The Madame Jojo’s bandwagon rolls on with fresh developments every day it seems.
This morning, performers union Equity announced today that it had noticed a nightclub-shaped barn door that could do with some shutting and written to Westminster Council saying how strongly they felt about the closure of Madame Jojo’s. Equity’s General Secretary Christine Payne secured her place aboard the publicity bandwagon with some obvious points which could perhaps have been of more pertinence before the council made their minds up more than two weeks ago.
Of more relevance is a statement from Soho Estates, owners of the Brewer Street building in which Madame Jojo’s resides. Their plans to redevelop the Walker’s Court area have been well-documented but they have kept relatively shtum on what exactly it has planned for the famous burlesque joint.
While recognising the short-term difficulties in re-opening Madame Jojo’s, the company founded by Paul Raymond points towards a sunny day some two years away saying that “whilst we can’t reopen the existing premises without a licence, performers will be welcomed back at the new improved Jojo’s in a couple of years’ time.”
As well as The Box, there are also plans for a third performance space as part of the redevelopments. The revival of the 120-seat Boulevard Theatre is the brainchild of budding actress Fawn James, Raymond’s granddaughter and co-inheritor of his vast estate. Hints last year suggested that the theatre will be there to showcase up-and-coming young playwrights and directors but the latest statement refers to it as a “new cabaret space“. Hope springs eternal.
“At Soho Estates we recognise the rich and creative history of Soho and the importance of venues such as Madame Jojo’s. Indeed, the idea and concept of Jojo’s came from Paul Raymond, the founder of Soho Estates, who first opened it in 1987.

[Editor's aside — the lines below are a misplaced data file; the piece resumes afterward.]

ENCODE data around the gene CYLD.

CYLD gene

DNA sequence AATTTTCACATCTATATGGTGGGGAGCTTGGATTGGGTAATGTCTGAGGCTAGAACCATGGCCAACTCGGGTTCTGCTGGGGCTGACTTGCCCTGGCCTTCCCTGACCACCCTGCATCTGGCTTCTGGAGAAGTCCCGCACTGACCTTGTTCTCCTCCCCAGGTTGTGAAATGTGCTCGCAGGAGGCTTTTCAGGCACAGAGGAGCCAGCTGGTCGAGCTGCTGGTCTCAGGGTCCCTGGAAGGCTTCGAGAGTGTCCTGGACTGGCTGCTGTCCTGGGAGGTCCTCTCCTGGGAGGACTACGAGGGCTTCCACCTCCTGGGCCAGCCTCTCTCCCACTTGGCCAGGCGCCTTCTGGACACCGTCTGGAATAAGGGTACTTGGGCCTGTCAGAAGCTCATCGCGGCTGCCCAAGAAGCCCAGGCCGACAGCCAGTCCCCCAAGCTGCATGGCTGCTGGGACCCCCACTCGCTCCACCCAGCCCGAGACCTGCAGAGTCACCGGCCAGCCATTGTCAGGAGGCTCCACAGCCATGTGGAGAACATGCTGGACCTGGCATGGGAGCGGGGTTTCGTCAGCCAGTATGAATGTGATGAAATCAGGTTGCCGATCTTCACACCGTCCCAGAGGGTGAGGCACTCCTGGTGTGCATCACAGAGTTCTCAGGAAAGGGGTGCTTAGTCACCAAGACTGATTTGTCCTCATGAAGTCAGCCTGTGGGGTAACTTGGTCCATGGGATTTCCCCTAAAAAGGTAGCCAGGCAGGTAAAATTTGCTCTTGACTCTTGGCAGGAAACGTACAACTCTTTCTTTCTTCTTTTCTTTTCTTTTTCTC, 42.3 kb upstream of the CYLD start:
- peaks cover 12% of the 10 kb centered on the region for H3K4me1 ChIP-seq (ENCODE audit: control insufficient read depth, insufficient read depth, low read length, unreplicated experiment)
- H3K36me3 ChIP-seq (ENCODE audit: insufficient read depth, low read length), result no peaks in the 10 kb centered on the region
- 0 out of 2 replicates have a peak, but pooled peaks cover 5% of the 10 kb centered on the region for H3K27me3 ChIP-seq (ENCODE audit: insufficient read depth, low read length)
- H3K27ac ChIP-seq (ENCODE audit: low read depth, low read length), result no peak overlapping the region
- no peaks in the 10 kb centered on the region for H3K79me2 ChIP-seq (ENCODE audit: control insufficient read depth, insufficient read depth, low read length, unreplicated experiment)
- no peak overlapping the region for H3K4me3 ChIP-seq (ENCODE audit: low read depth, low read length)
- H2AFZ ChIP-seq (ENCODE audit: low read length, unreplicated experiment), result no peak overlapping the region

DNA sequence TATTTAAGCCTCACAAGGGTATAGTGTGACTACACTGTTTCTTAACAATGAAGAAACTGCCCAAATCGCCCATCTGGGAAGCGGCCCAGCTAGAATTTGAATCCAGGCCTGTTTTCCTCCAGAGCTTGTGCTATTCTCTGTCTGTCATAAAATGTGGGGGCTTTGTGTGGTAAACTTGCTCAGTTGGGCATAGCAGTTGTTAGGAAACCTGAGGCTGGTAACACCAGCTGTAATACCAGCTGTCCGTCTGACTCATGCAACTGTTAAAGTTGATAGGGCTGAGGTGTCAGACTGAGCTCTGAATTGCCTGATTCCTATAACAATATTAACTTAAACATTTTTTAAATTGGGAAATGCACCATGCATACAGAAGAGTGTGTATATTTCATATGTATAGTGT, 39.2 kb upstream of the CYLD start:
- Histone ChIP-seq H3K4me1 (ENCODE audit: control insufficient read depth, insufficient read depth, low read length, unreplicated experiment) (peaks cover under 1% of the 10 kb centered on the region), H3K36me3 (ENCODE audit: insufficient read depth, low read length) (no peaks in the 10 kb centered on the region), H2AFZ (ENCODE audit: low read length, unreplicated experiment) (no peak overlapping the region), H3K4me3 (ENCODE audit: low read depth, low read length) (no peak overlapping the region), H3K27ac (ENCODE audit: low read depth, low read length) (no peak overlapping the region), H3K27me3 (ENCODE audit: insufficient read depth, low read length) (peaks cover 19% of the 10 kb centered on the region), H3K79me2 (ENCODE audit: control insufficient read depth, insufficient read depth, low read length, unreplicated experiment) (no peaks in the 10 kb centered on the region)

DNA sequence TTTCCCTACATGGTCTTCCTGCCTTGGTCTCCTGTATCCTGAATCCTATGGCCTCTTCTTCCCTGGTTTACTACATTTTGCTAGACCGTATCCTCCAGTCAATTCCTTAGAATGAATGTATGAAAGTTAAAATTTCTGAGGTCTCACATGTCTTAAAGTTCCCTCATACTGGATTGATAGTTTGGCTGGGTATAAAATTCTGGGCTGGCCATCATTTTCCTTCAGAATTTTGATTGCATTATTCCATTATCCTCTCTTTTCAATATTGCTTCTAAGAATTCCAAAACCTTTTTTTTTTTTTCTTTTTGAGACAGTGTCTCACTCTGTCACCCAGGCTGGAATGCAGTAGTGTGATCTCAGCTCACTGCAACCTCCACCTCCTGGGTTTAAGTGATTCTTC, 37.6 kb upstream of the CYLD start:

“We will be making much-needed improvements to buildings in Walker’s Court and the surrounding area, but far from taking away venues, we have been granted licences for two clubs within the regenerated development.
“One of these we expect to be The Box and the other we intend to be a re-incarnation of Madame Jojo’s. Whilst we can’t reopen the existing premises without a licence, performers will be welcomed back at the new improved Jojo’s in a couple of years’ time.
“Our plans also include a third creative venue, the resurrection of the famous Boulevard Theatre. This was the home of the original Comic Strip comedy show, which started the careers of the likes of Adrian Edmondson, Dawn French, Eddy Izzard and countless others. We hope that this new cabaret space will similarly provide a venue for new and emerging talents so that Walker’s Court continues to be at the heart of London’s creative industry.
“The management team understands the ‘village’ in which we operate and reacts accordingly. We understand the requirements of our tenants and have helped in times of recession to maintain their cash flow and keep the small businesses of Soho thriving, whilst also helping some businesses to grow into major concerns.
“The Company has long term views and does not fear the short term changes in the market place. “
More as we get it.